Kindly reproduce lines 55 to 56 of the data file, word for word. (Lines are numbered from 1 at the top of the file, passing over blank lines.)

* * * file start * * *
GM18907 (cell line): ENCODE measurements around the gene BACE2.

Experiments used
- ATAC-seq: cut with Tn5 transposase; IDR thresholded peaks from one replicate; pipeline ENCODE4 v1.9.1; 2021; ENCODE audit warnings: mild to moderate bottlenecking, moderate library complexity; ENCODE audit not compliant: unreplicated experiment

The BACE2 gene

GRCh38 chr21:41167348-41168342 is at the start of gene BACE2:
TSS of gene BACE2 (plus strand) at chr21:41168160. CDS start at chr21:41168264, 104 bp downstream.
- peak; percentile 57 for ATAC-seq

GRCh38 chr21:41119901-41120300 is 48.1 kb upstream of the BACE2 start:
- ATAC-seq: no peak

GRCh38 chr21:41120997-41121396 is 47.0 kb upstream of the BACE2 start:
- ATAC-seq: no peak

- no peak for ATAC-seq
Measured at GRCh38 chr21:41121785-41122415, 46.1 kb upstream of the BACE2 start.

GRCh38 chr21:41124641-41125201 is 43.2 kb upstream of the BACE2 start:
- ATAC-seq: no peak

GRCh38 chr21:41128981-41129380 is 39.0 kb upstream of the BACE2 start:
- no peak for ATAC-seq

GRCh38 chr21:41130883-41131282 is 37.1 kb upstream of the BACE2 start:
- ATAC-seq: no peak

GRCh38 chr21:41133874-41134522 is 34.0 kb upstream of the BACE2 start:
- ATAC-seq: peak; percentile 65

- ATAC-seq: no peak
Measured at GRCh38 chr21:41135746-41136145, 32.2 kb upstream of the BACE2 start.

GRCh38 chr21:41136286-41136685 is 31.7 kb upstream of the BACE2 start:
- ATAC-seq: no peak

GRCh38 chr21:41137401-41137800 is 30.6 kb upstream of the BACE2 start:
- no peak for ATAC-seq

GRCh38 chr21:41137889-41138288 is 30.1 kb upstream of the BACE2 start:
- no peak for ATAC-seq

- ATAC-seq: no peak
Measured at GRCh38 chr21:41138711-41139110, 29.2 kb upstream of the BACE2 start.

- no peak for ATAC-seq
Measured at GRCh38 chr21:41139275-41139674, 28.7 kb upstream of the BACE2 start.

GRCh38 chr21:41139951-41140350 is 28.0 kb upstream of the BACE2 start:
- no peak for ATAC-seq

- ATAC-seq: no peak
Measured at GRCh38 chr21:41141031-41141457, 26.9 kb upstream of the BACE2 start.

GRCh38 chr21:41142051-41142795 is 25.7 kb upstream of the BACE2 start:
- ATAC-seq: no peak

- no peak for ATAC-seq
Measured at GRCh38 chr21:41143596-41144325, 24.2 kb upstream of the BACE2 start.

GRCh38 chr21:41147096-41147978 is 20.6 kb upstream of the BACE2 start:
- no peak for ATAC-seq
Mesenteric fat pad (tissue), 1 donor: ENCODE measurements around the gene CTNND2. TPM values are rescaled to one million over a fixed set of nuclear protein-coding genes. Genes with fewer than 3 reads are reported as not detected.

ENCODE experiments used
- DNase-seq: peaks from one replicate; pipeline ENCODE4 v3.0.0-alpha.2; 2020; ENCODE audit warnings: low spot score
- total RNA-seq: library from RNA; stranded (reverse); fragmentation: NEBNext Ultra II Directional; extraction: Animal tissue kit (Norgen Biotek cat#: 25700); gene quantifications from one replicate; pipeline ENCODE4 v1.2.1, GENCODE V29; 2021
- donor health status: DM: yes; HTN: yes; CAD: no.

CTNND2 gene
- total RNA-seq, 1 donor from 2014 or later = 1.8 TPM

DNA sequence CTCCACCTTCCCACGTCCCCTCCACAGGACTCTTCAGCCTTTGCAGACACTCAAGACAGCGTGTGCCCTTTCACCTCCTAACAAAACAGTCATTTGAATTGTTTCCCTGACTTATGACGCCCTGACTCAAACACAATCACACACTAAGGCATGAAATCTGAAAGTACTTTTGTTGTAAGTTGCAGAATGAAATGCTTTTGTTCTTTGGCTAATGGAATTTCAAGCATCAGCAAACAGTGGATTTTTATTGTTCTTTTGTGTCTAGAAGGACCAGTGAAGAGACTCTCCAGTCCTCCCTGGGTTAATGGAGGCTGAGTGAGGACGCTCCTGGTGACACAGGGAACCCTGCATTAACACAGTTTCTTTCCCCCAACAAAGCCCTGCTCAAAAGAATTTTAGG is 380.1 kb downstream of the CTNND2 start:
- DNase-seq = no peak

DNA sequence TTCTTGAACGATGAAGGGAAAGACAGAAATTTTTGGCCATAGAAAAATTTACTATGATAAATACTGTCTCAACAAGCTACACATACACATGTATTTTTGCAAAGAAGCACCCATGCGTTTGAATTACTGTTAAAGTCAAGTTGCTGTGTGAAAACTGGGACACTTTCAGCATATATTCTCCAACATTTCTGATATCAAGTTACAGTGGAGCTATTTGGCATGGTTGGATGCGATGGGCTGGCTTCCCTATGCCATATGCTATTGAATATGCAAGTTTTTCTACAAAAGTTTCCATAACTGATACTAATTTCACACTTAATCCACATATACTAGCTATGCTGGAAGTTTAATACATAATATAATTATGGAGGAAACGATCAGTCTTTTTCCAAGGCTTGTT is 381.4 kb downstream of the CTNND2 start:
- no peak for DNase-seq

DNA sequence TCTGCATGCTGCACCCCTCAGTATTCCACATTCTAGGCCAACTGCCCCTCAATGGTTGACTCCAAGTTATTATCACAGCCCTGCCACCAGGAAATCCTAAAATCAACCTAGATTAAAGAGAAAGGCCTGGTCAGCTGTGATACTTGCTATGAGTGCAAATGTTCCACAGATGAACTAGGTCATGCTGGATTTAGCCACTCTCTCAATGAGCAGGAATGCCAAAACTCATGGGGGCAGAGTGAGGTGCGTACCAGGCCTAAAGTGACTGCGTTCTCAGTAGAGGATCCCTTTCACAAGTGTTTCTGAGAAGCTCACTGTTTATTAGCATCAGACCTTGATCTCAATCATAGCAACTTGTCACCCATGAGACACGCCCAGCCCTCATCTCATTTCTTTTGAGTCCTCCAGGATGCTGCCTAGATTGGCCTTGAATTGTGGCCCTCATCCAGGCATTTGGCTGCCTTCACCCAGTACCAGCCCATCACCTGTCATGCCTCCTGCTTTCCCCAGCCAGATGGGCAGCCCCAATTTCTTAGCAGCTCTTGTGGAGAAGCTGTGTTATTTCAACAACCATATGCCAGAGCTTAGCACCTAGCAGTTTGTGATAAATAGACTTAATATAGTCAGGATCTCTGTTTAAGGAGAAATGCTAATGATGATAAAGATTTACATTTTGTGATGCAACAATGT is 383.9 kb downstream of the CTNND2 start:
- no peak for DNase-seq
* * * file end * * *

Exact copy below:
DNA sequence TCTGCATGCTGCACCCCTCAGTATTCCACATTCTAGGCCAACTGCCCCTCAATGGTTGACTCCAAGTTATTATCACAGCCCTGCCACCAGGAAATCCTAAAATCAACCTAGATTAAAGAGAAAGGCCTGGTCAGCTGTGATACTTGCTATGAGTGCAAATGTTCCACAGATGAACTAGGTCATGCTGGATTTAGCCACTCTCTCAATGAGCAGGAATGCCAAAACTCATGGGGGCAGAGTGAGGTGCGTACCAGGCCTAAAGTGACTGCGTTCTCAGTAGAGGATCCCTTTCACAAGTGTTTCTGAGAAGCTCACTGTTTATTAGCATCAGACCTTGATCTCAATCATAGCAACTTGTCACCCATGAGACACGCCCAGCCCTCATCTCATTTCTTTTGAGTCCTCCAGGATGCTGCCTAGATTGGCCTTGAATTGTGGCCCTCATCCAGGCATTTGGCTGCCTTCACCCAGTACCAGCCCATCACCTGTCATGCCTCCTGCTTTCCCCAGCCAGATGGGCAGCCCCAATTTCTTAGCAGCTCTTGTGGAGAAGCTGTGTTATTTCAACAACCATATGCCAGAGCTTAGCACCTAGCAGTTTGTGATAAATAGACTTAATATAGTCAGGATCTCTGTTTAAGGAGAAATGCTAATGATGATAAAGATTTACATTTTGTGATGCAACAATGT is 383.9 kb downstream of the CTNND2 start:
- no peak for DNase-seq